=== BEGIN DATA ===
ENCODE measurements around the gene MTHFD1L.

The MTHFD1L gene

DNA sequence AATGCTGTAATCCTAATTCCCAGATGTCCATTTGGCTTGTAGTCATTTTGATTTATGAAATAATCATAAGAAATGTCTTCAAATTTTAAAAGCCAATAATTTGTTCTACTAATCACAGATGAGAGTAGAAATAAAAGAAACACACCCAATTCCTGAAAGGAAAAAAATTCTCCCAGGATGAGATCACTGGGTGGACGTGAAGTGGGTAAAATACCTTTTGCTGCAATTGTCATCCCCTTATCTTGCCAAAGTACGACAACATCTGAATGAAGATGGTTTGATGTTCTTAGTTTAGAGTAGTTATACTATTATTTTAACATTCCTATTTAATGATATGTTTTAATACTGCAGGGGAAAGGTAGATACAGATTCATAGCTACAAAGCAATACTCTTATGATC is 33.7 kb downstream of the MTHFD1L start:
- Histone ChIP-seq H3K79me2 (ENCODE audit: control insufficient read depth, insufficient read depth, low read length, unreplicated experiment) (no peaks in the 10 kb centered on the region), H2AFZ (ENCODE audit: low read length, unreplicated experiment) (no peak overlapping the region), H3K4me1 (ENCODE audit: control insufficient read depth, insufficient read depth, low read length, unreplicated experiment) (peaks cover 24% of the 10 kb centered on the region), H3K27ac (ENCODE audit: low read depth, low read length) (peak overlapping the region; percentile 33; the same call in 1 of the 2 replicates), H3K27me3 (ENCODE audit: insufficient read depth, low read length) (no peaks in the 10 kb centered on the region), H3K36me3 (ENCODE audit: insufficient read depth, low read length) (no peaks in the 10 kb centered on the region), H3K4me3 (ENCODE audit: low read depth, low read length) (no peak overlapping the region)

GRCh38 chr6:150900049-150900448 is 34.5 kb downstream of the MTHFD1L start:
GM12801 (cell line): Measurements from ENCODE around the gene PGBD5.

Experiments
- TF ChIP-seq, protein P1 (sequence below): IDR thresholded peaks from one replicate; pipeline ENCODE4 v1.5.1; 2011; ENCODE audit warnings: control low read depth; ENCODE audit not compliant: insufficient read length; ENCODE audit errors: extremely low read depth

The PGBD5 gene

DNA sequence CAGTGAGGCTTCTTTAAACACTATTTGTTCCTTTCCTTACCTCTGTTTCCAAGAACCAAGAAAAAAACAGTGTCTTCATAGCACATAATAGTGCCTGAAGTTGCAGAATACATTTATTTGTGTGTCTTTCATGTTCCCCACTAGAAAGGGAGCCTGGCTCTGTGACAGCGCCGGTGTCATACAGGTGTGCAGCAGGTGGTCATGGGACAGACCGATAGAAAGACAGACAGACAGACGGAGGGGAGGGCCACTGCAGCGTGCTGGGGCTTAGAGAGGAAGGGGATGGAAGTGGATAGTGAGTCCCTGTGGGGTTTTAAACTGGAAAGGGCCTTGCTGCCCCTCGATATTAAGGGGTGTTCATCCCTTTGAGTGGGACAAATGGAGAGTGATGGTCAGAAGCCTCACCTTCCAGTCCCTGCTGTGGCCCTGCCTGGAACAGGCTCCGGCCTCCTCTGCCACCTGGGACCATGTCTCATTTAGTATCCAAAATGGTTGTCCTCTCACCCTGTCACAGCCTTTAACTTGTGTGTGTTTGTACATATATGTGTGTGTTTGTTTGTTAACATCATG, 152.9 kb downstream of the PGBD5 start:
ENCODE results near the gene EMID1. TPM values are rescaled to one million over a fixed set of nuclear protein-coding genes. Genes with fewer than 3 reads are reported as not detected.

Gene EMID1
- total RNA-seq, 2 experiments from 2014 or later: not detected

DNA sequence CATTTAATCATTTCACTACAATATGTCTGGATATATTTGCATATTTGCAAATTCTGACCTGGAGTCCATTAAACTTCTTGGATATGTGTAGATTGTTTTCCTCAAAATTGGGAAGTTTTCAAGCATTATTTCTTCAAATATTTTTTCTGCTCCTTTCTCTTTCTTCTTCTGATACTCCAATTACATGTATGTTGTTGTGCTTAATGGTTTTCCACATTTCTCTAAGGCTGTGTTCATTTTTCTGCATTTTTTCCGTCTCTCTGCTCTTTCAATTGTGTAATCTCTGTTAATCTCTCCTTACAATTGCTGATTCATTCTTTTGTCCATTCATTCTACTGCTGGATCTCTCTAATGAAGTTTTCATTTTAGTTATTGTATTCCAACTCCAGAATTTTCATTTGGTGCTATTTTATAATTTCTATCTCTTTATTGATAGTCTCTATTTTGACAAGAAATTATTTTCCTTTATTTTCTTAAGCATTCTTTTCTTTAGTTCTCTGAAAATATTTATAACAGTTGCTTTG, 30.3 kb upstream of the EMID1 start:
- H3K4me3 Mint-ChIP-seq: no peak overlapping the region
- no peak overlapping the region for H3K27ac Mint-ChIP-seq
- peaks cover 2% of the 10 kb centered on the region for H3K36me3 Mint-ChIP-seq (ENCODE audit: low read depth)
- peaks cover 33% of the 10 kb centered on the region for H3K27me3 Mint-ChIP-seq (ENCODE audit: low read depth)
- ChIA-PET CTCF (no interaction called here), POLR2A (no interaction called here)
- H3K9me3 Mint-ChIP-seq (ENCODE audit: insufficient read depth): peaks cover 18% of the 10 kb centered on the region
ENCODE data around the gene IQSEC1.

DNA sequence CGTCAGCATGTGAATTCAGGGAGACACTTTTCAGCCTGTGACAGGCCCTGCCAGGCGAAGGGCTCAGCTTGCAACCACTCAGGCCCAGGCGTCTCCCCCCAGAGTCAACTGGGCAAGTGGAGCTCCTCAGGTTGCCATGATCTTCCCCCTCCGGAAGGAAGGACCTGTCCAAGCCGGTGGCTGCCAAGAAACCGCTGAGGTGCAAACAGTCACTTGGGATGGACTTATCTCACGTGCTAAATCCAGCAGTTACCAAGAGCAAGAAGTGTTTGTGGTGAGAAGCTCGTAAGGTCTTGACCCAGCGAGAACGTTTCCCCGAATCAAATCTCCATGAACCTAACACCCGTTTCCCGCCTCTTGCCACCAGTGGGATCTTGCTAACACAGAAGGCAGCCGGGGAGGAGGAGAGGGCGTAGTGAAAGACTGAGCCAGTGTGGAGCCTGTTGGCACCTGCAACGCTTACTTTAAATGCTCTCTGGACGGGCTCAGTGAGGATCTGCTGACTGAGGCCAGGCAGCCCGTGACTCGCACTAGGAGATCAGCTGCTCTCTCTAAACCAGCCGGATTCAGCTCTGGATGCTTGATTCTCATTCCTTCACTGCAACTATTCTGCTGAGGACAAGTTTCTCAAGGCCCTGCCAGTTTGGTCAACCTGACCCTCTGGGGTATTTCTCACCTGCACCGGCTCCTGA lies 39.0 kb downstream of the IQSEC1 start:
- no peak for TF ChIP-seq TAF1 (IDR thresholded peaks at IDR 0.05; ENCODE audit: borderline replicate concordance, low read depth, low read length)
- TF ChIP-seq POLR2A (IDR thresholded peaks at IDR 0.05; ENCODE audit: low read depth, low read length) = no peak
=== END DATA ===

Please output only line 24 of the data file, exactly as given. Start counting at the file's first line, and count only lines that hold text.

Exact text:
- TF ChIP-seq POLR2A (IDR thresholded peaks at IDR 0.05; ENCODE audit: low read depth, low read length) = no peak